By Indigo Olivier
The entire country has just seen the lengths corporations will go to prevent workers from unionizing. ‘More than anything, this defeat stressed the importance of passing the Protecting the Right to Organize Act (PRO Act) which would ban captive audience meetings, severely limit corporate interference, invalidate right-to-work legislation and strengthen collective bargaining as a whole.’
Nearly a week after Amazon workers in Bessemer, Alabama, cast their ballots to determine whether or not to form a union, a final tally shows workers lost their campaign by a more than two-to-one margin. The results are being contested by the Retail, Wholesale and Department Store Union (RWDSU), which claims Amazon coerced and intimidated workers with their belligerent anti-union campaign. Even if the results are thrown out and another election is held, the outcome is likely to remain unchanged.
During the agonizing week-long vote count, all you could do was wait and hope. Little snippets of information trickled in, followed by more waiting. The loss, while not surprising, is a disappointment to not only the workers and supporters who threw so much into this campaign but to the labor movement as a whole.
Postmortems abound about the warning signs of defeat, the tactical errors made by organizers, the urgent need for labor law reform, and the demoralizing effect this outcome might have on other workers. In any case, the final takeaway should always be: don’t mourn. Organize.
While there is much to learn from the strategy deployed in Bessemer, the defeat is not so much an indictment of the specifics of this one union drive as it is of the balance of power between labor and capital as a whole.
Amazon started off with the upper hand and used every tool it could to not only defeat Bessemer workers but to send a clear message to others who might try to organize at other fulfillment centers: you don’t stand a chance.
For weeks, Amazon sent a barrage of anti-union messaging to its employees, posted “vote no” flyers in bathroom stalls, texted workers on a regular basis, waged a social media campaign linking back to the “Do It Without Dues” website, changed traffic lights outside the facility, held “captive audience” meetings with workers to dissuade them from voting “yes,” and spent nearly $10,000 a day on union-busting consulting firms.
The company followed a familiar anti-union playbook; in fact, they went even further, pressuring USPS officials to install a private ballot box on company property all while denying the reality of their workers peeing in bottles and defecating in bags to meet merciless delivery quotas – a reality that was quickly confirmed by reporters.
With all eyes on Amazon, the entire country has just seen the lengths corporations will go to prevent workers from organizing.
While the legality of some of these tactics is being challenged by the RWDSU, the reality is that most of them are commonplace and, in the eyes of America’s lopsided and mostly toothless labor laws, fair game. Even if Amazon is found to have violated workers’ rights in Bessemer, it is unlikely that the company will face any serious consequences.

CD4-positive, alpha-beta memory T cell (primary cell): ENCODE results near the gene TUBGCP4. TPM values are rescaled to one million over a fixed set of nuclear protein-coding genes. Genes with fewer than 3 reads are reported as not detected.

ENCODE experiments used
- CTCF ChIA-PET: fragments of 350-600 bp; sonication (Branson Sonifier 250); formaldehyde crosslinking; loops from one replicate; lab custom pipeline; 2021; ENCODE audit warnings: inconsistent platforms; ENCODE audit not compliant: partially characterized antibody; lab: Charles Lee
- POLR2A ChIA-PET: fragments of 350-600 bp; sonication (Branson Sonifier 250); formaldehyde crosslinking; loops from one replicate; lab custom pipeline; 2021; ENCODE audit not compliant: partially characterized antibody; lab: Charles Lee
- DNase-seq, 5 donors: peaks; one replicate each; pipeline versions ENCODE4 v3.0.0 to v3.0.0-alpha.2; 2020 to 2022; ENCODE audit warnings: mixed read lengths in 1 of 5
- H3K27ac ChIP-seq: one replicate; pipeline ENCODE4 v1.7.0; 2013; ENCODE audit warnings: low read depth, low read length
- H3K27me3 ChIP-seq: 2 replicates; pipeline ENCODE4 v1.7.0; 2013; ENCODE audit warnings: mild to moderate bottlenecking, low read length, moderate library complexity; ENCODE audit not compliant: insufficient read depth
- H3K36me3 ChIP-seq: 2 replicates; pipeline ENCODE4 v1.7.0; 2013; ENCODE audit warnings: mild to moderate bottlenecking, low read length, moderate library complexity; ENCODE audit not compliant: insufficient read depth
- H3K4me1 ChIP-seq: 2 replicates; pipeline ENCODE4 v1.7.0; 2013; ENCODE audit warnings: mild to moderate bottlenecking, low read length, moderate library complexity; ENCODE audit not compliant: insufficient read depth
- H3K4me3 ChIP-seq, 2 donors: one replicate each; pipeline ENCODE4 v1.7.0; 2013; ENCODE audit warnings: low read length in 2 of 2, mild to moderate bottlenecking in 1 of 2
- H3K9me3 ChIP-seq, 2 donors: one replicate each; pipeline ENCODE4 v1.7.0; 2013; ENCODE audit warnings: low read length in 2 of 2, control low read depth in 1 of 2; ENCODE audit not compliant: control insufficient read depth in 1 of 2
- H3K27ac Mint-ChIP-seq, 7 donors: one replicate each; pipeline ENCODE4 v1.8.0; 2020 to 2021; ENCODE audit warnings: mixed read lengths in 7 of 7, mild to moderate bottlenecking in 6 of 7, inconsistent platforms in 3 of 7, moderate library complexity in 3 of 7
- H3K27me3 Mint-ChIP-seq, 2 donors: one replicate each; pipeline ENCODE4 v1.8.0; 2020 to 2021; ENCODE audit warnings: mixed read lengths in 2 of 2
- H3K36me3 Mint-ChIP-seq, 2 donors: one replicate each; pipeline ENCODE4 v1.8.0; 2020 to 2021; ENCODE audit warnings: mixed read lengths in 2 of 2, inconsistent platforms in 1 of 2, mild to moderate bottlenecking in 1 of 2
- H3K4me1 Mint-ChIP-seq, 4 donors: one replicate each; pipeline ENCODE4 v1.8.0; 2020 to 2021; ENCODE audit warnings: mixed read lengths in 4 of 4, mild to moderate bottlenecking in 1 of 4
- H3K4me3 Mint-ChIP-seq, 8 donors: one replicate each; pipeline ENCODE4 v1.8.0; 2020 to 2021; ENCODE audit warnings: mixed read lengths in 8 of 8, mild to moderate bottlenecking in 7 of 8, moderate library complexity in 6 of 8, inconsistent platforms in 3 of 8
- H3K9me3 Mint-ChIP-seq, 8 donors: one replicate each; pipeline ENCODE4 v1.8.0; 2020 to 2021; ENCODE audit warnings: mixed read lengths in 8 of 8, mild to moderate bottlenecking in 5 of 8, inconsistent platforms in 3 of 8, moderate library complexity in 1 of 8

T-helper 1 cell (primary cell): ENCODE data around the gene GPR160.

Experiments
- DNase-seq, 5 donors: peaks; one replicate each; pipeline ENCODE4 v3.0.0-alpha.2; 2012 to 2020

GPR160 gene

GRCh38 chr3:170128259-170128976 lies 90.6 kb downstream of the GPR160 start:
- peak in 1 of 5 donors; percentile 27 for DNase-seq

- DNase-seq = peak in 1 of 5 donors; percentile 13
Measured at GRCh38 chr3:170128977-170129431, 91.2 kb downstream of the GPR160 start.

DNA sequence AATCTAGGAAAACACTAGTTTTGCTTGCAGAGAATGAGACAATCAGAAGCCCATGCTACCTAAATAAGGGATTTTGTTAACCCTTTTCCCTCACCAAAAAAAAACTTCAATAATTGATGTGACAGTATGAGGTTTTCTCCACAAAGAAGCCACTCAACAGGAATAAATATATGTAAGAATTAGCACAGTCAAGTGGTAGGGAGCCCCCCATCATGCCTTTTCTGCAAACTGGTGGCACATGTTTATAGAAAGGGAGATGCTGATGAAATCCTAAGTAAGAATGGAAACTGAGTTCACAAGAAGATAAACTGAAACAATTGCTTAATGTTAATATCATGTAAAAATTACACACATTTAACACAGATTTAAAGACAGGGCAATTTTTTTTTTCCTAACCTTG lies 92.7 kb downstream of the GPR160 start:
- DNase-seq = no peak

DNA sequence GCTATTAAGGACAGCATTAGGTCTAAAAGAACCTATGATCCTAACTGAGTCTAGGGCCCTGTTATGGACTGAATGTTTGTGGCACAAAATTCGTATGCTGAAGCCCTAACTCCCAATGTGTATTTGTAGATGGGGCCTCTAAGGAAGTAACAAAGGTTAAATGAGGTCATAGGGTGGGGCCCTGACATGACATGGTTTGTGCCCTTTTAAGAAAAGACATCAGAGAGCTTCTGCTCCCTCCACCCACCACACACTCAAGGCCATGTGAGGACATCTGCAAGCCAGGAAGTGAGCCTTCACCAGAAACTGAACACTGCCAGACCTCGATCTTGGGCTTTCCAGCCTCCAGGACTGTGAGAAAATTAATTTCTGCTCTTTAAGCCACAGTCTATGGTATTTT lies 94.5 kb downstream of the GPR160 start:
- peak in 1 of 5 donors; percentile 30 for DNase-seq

More than anything, this defeat stressed the immediate importance of passing the Protecting the Right to Organize Act (Pro Act) which would ban captive audience meetings, severely limit corporate interference, invalidate right-to-work legislation and strengthen collective bargaining as a whole.
The Pro Act, which would represent the most significant federal labor legislation in decades, passed the House in early May and is all but certain to be voted down in the evenly split Senate.
President Biden has spoken strongly in favor of the legislation, but its passage is unlikely without eliminating the filibuster – an action for which Biden has withheld full commitment.
The Pro Act would allow labor to move from the defensive to the offensive which is crucial when workers – especially at giant corporations like Amazon – already have the deck stacked against them.
A battle has been lost but an advance was made in the war to shift the focus of power from politicians to workers
Biden has so far proven to be both the most pro-labor president in modern history and not nearly where we need him to be to deliver the goods. He sent a message of support to workers organizing in Alabama and around the country but stopped short of calling Amazon out by name. He’s encouraged Congress to pass the Pro Act without forging a viable path to follow through. Simply put, he lacks the courage to do what is needed to be “the most pro-union president you’ve ever seen”.
Unions and other pro-labor groups have taken it upon themselves to move things forward. The Democratic Socialists of America (DSA) has shifted the national organizing infrastructure used for Bernie Sanders’ presidential campaign to make hundreds of thousands of calls convincing people of the urgent necessity of the Pro Act.
While the Bessemer vote is devastating, the public attention and enthusiasm that was shown to the organizers there is exactly what is needed to make any significant strides in the labor movement, especially if the Senate is going to stall for as long as it can with Green Eggs and Ham.
Bessemer was the most high-profile union election in recent memory and it started a national conversation about organized labor and poor working conditions. This election saturated social media (when was the last time you saw a viral TikTok about the importance of union dues?) and has even prompted talk of organizing other Amazon facilities.
A battle has been lost but an advance was made in the slow ideological war to shift the public focus of power from politicians to workers. Amazon may have been successful in temporarily exorcising any attempt to organize from within, but the specter still haunts them.
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